I am thinking about this idea of Christmas. Is it really about a baby born over 2000 years ago during the shortest days and longest nights of the year–a time where a young maiden nine months pregnant rode the back of a donkey the distance from Nazareth to Bethlehem, the city of David–for the ordered census of all Judean citizens? A maiden accompanied by her betrothed Joseph, who was warned in a dream to not desert her out of shame, but to taker her as his wife .
What a paradox of heaven and earth there is in this story. A couple hiding from shame for being pregnant out-of-wedlock, travels in the deepest, darkest part of the year–with barely any resources, in order to spend the night in an open barn stall to give birth to the King of Kings, the creator of the universe, and light and joy of the entire world for all time.
So, what if anything, does this story and all its modern-day trappings suggest to me today, in 2017, in my small town Washington– at this, my 65th Christmas?
Each Christmas arrives bringing along with it the same traditions, beginning with Advent preparations and prayers, followed (a little too closely) by Christmas trees and lights and decorations, presents under the tree, and all the Christmas music and songs and parties– culminating with the Midnight Christmas Eve Mass.
But, is Christmas really just about decorated trees and windows, and music and food, and presents and family and friends?
Or is it a much more radical and cosmic marker in my life and the universe?
Advent is intended to inform me that, if I prepare myself to watch, nothing is the same, none of my previous Christmases were identical, that each one brings its own surprises, and that everything in this universe is continuously being renewed, including me. Every Christmas I am one year closer to my destination, as is the entire universe. It is all coming closer each year to its ultimate consummation. All of creation joins with mankind in groaning and yearning for some release from this present struggle and strife, now in some measure, and ultimately in a full experience of joy, expressed by St. Paul;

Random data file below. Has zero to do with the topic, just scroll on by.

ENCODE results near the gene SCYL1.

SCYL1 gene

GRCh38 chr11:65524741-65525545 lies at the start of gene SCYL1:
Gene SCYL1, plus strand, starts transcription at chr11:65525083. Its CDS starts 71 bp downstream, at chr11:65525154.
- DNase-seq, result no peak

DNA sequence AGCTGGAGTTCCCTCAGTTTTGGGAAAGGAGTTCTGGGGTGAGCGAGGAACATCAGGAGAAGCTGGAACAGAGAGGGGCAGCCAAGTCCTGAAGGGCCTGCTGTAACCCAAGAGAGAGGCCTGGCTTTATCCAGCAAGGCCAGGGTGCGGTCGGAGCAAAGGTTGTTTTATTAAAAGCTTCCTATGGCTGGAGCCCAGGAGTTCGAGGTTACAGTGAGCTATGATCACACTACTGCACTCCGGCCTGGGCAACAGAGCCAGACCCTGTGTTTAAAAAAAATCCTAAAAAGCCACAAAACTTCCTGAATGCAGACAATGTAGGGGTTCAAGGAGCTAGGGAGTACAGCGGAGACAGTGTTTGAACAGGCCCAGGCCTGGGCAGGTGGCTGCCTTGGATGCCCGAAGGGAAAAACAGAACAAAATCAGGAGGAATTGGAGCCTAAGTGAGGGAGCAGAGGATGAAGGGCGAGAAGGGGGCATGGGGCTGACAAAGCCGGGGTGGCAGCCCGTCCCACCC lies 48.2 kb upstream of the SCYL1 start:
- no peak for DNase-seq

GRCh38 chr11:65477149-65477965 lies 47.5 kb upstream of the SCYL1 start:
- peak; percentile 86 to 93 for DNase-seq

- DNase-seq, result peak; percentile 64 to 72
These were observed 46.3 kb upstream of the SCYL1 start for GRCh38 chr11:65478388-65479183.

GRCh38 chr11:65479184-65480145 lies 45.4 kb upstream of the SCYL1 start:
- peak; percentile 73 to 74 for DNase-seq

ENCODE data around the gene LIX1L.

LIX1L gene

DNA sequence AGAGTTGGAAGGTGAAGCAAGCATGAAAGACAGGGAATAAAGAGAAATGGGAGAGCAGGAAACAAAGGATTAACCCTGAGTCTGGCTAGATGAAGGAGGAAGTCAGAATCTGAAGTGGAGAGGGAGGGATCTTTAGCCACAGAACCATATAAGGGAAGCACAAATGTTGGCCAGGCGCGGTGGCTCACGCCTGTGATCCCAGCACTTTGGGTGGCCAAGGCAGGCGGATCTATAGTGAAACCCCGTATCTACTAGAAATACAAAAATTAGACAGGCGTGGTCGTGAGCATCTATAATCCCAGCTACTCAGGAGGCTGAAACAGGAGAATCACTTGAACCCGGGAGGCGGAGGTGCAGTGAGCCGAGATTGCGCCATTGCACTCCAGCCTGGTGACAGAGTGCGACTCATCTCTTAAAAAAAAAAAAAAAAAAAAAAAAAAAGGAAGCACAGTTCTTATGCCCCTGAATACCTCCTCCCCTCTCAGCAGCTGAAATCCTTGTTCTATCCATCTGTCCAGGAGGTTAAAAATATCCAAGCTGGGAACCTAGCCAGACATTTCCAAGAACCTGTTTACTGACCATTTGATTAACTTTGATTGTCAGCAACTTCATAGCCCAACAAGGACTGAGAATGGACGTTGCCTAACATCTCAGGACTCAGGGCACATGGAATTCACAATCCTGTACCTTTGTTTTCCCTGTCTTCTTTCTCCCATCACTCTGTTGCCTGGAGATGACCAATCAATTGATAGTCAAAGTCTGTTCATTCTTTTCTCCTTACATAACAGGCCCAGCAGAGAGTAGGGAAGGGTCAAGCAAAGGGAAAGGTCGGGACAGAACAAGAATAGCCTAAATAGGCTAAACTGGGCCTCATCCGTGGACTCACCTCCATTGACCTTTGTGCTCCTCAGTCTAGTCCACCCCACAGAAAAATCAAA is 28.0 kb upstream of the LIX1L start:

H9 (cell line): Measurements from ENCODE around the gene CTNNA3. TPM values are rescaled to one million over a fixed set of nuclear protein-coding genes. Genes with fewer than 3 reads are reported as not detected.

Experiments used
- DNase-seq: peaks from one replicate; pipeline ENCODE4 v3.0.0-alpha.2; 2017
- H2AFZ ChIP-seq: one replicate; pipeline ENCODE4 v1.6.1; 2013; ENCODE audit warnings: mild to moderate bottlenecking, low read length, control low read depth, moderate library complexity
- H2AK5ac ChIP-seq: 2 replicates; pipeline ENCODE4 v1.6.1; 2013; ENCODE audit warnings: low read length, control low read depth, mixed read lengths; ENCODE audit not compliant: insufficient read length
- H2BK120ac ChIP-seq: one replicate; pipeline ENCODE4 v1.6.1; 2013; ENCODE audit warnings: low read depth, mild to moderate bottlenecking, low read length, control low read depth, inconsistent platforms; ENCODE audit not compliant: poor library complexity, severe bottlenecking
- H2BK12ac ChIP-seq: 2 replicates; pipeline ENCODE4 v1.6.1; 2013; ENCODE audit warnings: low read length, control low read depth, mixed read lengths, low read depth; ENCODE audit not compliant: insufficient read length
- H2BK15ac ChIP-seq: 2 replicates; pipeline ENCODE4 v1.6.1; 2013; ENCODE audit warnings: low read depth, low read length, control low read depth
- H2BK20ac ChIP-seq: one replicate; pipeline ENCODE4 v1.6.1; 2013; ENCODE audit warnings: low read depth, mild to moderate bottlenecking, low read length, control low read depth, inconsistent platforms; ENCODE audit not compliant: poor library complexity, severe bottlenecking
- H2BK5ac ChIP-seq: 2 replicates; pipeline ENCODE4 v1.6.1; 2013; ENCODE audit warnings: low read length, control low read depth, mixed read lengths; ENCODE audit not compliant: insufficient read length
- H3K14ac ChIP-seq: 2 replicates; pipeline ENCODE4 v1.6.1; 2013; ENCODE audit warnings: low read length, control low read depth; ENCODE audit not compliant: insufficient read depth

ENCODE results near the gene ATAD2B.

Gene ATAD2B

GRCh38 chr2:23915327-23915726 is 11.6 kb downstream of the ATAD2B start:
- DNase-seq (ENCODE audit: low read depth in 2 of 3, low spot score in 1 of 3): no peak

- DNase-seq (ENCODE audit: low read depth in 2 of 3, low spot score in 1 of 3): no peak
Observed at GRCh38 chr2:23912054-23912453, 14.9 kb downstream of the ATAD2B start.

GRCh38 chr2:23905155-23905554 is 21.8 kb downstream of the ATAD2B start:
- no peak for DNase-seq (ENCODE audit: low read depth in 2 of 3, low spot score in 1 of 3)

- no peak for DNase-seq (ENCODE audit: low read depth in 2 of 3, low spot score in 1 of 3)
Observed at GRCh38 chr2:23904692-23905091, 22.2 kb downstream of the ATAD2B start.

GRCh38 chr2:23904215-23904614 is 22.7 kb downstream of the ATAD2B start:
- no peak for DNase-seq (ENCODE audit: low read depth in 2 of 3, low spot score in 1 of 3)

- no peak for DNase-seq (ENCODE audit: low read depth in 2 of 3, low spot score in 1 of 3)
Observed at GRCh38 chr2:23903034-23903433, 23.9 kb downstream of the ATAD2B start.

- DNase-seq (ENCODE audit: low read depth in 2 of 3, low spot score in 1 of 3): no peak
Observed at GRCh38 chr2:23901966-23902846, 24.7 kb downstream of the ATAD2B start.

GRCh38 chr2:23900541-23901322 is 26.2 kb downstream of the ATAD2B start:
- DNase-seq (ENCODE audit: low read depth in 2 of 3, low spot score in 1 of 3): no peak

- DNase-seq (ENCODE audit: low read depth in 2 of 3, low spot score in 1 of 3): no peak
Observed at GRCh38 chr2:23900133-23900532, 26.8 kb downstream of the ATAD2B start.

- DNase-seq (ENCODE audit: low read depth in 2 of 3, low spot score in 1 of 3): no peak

We know that the whole creation has been groaning as in the pains of childbirth right up to the present time. Not only so, but we ourselves, who have the firstfruits of the Spirit, groan inwardly as we wait ..
To see this, I must watch for something new this Christmas– a new experience of life, of living, or if you will, a new coming of my Lord. With new eyes and a young heart, I find a fresh arrival of grace and mercy that will propel me into my new year. It is indeed like being born again–to see and understand everything as if for the first time.
Advent calls me to watch and wait with new eyes, no matter how many years I have walked through the same traditions– to help me look deeper and more intently on what I am always seeing.
And then, on Christmas, to be utterly surprised once more.
To Peace on Earth and Good Will to Men, and to being surprised!